Published: March 29, 2016
The Wadsworth Atheneum Museum of Art in Hartford, Conn., has mounted the first exhibition to fully explore the Romantic era as a formative period in costume history in “Gothic to Goth: Romantic Era Fashion & Its Legacy,” on view through July 10. Given the challenges in mounting such an exhibit and the myriad of Hartford connections among the 200-plus garments and artifacts in the exhibition, the museum was well suited to host this show. Guest curator Lynne Z. Bassett, who curated the exhibition, shares some details here.
What story does the exhibition tell?
The exhibition displays historic garments alongside literary works, paintings, prints and decorative arts to illustrate how the Western philosophical and social movement called “Romanticism” affected clothing fashions between 1810 and 1860. Romanticism was a rejection of the Eighteenth Century Enlightenment, and an embrace of imagination, emotion, nature and the unknown. Though the ideas that were prominent in Romanticism are examined in separate sections of the exhibition — Historicism, “Fancy,” Religion, Nature and Emotion) — they are, in fact, all connected. Together, they produced distinctive fashions that reverberate to the present day — notably, in recent Goth and steampunk styles, and even in the couture runway fashions of the current season.
Why the Wadsworth?
The exhibition is a natural fit at the Wadsworth because there are such important Harford connections, starting, of course, with Daniel Wadsworth, who was a Romantic traveler, in search of picturesque views to paint. His legacy to the people of Hartford, the Wadsworth Atheneum, opened at the height of the Gothic Revival in the 1840s — the building itself resembles a medieval castle! Daniel Wadsworth was an early patron of Hudson River School artist Frederic Church and Romantic poet Lydia Sigourney — both natives of Hartford who are represented in the exhibition. One vignette in the exhibition is centered on a print produced by the Hartford lithographic firm of the Kellogg brothers. It’s called “Look at Papa,” and shows a mother holding a baby and looking upon a portrait of “Papa.” The portrait I used in the vignette happens to be Horace Bushnell, a prominent Hartford minister, who proposed Bushnell Park — America’s first public park, located one block away from the Wadsworth Atheneum. The park is an expression of the Romantic belief that the contemplation of nature brings one closer to god. These Hartford residents were leaders in Romantic culture and thought — it’s wonderful to be able to bring them into the exhibition and add yet another layer to explore within the subject of Romanticism.
What were some of the challenges in mounting this exhibit?
The entire exhibit was a challenge — it was literally produced with blood, sweat and tears. I am deeply indebted to many of my own friends who stepped up to help me — including friends who supported the exhibition with their own money, friends who loaned couture items out of their closets and my wonderful volunteers who collectively gave hundreds of hours to help me dress mannequins. People who visit costume exhibits have no idea what goes into dressing a mannequin. You don’t just slip the clothes on and have it fit. All the mannequins have some sort of customization, or were made from scratch. I honestly believe there is no other museum that would have taken on such a large and complex exhibition without a professional staff of conservators and mannequin dressers.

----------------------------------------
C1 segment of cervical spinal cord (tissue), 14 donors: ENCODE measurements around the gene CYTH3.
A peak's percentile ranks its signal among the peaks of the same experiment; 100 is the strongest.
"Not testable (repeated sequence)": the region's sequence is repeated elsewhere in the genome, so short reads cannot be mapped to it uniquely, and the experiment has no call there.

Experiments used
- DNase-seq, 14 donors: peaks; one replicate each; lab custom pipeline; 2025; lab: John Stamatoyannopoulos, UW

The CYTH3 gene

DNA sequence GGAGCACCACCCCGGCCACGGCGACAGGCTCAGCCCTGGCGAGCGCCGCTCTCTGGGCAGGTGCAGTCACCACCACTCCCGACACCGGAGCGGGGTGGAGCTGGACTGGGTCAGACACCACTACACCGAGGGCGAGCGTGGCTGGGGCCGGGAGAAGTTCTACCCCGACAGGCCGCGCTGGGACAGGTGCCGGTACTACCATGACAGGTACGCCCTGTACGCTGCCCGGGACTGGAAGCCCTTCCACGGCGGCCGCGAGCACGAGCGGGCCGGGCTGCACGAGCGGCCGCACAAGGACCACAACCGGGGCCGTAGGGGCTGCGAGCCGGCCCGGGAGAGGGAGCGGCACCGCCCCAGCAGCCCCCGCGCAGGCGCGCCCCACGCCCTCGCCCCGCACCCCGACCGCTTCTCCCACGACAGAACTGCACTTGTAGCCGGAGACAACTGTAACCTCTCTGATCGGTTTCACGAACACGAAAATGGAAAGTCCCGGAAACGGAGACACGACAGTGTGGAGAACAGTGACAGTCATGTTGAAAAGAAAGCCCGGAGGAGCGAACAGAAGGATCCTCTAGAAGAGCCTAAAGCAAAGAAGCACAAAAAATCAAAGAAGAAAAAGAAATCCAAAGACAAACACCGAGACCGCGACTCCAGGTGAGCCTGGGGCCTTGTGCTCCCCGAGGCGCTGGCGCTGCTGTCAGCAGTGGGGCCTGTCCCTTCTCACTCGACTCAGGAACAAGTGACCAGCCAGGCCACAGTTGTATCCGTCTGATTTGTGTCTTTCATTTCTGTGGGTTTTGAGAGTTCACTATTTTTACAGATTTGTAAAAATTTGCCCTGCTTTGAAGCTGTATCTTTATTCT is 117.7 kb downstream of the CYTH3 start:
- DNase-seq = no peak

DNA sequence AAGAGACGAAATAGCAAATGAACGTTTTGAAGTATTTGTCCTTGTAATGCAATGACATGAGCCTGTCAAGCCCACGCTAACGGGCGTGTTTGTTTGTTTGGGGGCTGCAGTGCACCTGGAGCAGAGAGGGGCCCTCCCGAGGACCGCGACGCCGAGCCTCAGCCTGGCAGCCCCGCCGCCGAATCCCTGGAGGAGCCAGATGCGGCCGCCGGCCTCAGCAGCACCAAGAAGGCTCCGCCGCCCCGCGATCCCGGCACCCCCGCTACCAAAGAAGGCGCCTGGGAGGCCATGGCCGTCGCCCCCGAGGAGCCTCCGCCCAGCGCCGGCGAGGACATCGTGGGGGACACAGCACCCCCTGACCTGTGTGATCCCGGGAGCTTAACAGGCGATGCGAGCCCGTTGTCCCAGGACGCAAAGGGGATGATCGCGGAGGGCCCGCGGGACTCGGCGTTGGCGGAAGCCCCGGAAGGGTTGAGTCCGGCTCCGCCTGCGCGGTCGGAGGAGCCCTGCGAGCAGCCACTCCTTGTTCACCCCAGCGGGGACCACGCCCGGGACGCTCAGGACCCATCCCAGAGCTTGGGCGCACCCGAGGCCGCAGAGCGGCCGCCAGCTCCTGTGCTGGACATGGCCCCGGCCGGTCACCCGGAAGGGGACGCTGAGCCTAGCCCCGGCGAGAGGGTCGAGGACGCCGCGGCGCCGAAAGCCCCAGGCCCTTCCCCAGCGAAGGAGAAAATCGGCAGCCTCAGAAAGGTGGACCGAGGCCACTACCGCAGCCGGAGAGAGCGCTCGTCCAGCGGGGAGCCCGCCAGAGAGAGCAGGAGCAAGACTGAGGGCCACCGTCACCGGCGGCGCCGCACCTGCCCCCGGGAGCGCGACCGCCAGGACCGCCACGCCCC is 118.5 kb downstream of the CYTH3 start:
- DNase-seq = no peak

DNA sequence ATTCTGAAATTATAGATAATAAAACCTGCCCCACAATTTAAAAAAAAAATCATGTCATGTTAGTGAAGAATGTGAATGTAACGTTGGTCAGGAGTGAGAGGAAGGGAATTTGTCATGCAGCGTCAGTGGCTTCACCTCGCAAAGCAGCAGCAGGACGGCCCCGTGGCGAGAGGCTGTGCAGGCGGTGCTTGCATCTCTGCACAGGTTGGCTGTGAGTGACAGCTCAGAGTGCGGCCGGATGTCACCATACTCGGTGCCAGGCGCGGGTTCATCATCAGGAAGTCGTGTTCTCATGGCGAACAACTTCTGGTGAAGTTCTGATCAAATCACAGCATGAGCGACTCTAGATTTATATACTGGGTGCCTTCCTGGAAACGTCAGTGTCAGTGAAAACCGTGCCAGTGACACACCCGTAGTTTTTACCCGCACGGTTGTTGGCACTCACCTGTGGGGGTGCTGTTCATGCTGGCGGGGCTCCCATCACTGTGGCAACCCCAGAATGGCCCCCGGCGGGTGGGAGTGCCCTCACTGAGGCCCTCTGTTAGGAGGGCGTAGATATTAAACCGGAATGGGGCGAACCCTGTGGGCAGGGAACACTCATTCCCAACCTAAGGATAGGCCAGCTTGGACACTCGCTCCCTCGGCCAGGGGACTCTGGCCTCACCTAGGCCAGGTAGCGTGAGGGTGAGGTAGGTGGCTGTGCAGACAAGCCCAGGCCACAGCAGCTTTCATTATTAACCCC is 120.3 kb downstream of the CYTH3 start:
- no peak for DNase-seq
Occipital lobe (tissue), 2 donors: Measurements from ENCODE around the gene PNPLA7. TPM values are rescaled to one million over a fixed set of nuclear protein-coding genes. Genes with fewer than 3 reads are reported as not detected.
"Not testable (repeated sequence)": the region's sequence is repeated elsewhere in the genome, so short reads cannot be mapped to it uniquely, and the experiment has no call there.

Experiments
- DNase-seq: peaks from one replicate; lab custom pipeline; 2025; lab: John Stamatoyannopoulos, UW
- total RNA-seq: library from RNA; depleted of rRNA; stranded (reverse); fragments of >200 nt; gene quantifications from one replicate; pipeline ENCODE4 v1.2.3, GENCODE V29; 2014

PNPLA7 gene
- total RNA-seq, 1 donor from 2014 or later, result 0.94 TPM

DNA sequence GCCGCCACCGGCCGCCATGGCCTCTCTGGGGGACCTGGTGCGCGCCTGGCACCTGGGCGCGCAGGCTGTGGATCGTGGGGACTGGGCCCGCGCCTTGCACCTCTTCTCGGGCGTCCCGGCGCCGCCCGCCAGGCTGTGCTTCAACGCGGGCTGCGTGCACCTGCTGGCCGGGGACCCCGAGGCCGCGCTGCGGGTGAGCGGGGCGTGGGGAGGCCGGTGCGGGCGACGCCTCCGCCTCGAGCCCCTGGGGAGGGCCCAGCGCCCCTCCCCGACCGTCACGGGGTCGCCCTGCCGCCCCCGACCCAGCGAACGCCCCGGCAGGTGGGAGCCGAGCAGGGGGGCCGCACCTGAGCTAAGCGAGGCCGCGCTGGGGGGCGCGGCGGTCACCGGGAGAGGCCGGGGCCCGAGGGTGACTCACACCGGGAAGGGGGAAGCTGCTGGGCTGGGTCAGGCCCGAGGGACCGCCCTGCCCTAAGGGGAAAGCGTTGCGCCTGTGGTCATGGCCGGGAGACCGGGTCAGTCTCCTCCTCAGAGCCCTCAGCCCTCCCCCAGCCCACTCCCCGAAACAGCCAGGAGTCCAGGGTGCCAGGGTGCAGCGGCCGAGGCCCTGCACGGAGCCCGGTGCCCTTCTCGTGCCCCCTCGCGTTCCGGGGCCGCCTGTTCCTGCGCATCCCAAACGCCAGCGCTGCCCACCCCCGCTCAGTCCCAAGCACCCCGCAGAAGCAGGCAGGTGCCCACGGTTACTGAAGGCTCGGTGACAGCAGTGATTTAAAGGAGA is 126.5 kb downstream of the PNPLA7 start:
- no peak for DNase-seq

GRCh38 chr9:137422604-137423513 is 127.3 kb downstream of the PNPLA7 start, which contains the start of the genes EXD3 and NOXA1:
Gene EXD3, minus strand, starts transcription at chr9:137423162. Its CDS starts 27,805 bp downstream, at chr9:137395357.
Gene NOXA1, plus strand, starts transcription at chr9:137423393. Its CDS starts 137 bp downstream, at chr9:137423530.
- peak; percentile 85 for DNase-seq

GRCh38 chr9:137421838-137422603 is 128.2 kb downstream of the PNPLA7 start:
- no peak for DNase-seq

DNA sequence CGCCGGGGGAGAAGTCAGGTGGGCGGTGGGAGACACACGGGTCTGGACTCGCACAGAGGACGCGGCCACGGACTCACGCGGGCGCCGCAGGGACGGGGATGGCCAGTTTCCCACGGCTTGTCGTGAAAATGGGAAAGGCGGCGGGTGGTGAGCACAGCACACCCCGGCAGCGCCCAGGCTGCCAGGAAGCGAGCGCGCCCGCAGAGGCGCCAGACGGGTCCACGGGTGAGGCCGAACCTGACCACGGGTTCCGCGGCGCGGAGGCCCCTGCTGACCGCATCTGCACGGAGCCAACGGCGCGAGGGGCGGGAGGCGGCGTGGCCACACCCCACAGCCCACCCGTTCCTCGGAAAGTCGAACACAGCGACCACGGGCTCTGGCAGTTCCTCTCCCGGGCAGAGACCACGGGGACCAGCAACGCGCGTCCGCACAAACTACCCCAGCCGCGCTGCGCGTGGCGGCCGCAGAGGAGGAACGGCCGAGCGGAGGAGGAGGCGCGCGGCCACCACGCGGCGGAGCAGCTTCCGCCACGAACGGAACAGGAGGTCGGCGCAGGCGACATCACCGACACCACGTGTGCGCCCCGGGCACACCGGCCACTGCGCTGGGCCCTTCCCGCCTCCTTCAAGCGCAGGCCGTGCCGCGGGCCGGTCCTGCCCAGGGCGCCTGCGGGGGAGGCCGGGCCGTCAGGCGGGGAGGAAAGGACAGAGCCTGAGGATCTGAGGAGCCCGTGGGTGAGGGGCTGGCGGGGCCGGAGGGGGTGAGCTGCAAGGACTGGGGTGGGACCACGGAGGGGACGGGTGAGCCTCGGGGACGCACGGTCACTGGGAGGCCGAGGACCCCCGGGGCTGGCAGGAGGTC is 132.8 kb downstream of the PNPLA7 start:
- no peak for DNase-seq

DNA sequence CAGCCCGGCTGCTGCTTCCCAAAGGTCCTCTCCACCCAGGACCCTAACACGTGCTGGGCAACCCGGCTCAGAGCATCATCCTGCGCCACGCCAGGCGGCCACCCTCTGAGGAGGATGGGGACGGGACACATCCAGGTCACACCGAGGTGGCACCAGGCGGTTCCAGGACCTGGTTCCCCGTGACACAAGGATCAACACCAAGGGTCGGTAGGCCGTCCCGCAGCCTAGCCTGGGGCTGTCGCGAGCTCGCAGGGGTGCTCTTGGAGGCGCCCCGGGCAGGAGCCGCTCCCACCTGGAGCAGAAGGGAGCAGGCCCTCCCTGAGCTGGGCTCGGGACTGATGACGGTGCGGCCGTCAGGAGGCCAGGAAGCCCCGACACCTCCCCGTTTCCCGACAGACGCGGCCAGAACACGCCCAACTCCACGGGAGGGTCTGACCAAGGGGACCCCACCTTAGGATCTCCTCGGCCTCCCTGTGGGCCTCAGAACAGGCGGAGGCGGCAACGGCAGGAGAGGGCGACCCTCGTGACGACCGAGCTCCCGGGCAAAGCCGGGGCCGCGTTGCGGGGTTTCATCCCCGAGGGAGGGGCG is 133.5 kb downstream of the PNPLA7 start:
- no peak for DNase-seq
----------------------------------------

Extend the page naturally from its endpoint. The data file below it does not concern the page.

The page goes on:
How important was the Romantic period in costume history?
It is extremely important because so many aspects of it keep returning to fashion. It comes around so often, you could almost say it never went away. Romanticism reappears not just with a revival of puffy sleeves. For example, Goth, with its interest in the macabre and emotion, manifests ideas that come out of Romanticism. Each revival since the 1870s has plucked certain aspects of Romanticism to suit its purpose — so in each period, the Romantic style has its own distinct personality.
How many objects are in the exhibition?
There are over 200 items in the exhibition between the clothes and the accessories, along with the art works, books, etc.
How integral to the story is spirituality?
Piety and spirituality are totally integrated into Romantic ideas of nature and history and emotion. It is all so intertwined, you can’t discuss one without the other. It made it difficult to decide which dress to show in which section, because any of them could have been shown multiple ways, each with a different focus, a different story to tell. The lovely printed wool challis dress that is important in the nature section could just as easily have gone into the history section, because of its Tudor-inspired sleeves and tight, elongated, V-waisted bodice. Or it could have gone into the emotion section, because it is nothing if not emblematic of the demure, modest Romantic woman. It’s a beautiful dress that in the period would have been understood from many perspectives. I hope that visitors to the exhibition will come away with an appreciation not only for the beauty of the clothing in the Romantic era, but an understanding of its meaning then and its impact on fashion now.
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